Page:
Pensions Bulletin 2018/28

Our viewpoint

Court of Appeal rules on the proper exercise of trustee powers in BA pension increase case

In May 2017 the High Court ruled that it was lawful for the trustees of the Airways Pension Scheme (APS) to exercise their (unilateral) power of amendment to introduce a discretionary power to increase pensions in payment.  The judge also ruled that the exercise of this power in 2013 to award a discretionary increase of 0.2% was lawful.

The employer, British Airways Plc, appealed on two grounds.  First, that the introduction and exercise of the discretionary increase power was in breach of APS’s objects as a trust, which bans “benevolent or compassionate payments”.  Secondly, that said introduction and exercise was for an improper purpose.

On 5 July 2018, by a two to one majority, the Court of Appeal allowed the appeal on the improper purpose grounds (they unanimously rejected the first ground), holding that:

  • The amendment, which gave the trustees “unlimited power, in effect, to design the scheme” went beyond the function of the trustees which was “to manage and administer the scheme; not to design it
  • The true purpose of the amendment power was to “give the trustees a wide power to…. make those changes which may be required by the exigencies of commercial life”, but “was never intended to permit them to impose discretionary increases upon BA”
  • The amendment “resulted in a scheme with a different overall purpose, in which the trustees effectively added the role of paymaster to their existing responsibilities as managers and administrators”

The dissenting judge found for the trustees, holding that he could find no “purpose-based limitation” on the scope of the amendment power preventing the trustees exercising it in the way that they did.  He also held that if the true purpose of the amendment power was as outlined above it “would place the Trustees in a position of complete uncertainty about the scope of their powers”.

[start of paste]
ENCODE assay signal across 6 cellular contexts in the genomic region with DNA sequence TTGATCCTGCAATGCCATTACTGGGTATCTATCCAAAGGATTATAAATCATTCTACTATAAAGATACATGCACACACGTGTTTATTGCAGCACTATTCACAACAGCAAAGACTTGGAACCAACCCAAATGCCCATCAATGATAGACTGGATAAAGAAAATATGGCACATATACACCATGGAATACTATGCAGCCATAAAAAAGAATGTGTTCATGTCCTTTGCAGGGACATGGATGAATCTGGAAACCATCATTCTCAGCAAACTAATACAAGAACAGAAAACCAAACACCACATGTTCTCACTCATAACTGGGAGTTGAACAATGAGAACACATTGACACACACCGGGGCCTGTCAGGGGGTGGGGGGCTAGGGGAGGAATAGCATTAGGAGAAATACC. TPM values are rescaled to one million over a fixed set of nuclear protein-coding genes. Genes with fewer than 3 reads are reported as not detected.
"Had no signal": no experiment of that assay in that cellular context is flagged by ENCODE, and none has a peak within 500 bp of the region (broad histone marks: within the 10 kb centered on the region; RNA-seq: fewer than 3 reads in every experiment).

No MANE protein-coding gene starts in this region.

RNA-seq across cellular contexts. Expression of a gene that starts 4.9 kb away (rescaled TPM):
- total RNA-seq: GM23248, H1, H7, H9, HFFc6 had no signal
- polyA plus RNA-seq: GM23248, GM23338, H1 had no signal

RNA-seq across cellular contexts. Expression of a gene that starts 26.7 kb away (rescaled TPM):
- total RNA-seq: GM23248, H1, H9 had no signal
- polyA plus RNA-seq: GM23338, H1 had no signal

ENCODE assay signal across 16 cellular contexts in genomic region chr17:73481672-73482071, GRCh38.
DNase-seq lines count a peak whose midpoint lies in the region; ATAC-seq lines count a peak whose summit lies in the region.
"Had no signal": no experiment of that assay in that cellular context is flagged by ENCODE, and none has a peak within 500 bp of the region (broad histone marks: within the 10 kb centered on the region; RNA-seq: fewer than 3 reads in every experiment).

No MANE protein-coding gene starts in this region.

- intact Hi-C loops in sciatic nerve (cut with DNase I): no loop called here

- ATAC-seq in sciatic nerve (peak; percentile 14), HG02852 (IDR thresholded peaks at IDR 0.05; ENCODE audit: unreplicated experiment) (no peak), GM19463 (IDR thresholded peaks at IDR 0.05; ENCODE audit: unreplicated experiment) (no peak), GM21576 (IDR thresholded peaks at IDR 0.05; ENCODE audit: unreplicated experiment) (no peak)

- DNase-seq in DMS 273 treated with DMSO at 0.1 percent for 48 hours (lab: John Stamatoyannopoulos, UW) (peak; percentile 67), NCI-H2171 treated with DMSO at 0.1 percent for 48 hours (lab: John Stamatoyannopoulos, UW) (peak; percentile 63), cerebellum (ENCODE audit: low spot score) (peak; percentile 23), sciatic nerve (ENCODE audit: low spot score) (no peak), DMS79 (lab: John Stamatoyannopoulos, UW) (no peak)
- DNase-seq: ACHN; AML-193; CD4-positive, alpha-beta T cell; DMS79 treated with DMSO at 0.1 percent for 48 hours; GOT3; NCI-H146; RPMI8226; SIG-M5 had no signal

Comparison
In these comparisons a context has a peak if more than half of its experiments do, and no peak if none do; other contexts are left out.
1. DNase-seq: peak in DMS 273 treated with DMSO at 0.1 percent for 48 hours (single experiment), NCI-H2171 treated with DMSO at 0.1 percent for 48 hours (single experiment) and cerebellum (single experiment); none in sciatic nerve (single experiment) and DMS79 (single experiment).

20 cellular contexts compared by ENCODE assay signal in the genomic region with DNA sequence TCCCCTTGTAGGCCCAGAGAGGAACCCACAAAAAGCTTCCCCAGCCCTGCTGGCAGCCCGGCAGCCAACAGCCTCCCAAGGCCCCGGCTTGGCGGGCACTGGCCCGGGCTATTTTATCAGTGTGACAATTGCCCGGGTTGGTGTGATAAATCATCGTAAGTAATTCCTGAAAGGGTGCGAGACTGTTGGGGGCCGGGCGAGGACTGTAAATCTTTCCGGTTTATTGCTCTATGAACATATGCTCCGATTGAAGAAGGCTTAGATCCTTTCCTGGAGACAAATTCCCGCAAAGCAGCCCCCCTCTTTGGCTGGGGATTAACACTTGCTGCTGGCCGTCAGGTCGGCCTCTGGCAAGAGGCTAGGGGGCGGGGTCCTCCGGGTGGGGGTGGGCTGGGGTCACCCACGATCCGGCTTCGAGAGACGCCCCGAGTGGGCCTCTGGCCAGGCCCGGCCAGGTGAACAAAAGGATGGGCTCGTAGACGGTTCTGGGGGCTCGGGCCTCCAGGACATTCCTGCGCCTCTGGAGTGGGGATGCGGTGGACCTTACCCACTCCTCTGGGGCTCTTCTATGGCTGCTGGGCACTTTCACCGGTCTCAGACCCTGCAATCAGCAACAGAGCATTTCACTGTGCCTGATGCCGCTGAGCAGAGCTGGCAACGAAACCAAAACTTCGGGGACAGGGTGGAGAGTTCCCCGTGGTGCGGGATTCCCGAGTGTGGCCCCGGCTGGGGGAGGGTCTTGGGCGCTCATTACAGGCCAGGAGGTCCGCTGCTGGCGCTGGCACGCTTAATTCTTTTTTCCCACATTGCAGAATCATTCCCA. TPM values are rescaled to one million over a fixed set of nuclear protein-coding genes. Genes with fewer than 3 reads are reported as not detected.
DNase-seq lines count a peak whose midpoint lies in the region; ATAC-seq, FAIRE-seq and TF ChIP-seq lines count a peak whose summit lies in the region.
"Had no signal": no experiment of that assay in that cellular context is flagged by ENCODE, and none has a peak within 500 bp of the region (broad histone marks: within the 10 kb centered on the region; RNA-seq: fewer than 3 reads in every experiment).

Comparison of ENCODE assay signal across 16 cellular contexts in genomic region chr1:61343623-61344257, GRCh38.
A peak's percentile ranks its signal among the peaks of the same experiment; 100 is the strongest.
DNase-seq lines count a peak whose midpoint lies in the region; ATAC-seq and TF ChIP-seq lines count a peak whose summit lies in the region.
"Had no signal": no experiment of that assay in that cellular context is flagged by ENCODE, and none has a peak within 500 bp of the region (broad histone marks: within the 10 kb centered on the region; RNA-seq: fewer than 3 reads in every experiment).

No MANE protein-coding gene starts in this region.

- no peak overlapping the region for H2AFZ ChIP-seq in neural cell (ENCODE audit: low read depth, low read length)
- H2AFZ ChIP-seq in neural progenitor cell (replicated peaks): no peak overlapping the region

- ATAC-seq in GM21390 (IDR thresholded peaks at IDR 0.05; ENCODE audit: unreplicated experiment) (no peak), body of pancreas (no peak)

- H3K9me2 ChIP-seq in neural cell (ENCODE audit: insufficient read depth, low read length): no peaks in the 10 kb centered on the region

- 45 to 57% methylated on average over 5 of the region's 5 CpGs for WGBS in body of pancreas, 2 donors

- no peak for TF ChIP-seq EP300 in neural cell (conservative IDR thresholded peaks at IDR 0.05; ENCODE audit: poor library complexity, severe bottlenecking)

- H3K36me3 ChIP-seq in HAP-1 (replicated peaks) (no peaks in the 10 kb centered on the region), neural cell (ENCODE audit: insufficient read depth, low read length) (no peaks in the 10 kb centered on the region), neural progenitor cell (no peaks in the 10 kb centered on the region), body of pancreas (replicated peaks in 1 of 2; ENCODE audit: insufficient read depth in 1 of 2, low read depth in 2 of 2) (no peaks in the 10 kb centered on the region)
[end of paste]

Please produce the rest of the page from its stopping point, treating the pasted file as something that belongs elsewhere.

While this case is novel for a number of reasons it does provide a useful insight into how the exercise of any amendment power needs to made with regard to the legal concept of proper purpose.  It seems that this case is unique in that the effect of the amendment was to potentially increase the scheme’s liabilities, at a time when the scheme was in deficit, but the logic used by the Court and the references made to other cases where an amendment power was used would seem to be of wider note.

GMP inequalities – the Lloyds’ case starts to be heard in the High Court

On 5 July, more than a year after the trustee of the DB pension schemes across the Lloyds Banking Group announced to scheme members that it had started proceedings in the High Court on the issue of unequal GMPs (see Pensions Bulletin 2017/22), the hearing began.

According to reports from pension lawyers, the High Court’s direction is being sought on the following:

  • Is the Trustee obliged to increase benefits in excess of GMP to give equal treatment in the overall pension?
  • Is the equal treatment obligation only engaged if the affected member has an actual comparator?
  • Is there a single correct method of equalising or a choice of acceptable methods?
  • If there is a choice, which one should the Trustee adopt?

The hearing is likely to last for two weeks with judgment expected by the end of 2018.


For a number of years successive Governments have taken the view that schemes must increase benefits to affected members in order to give equal treatment in the overall pension, and in determining who is affected it is not necessary to find an actual comparator.  This view is now being tested in the Courts and it will be fascinating to see how the High Court responds.

As the questions being asked are of relevance to virtually every DB scheme that was contracted-out for any time from 17 May 1990 (the date of the ECJ decision in Barber v GRE) to 5 April 1997, this has the potential to become a very important test case.  But if there is to be an equal treatment adjustment it will be very modest for most of those affected.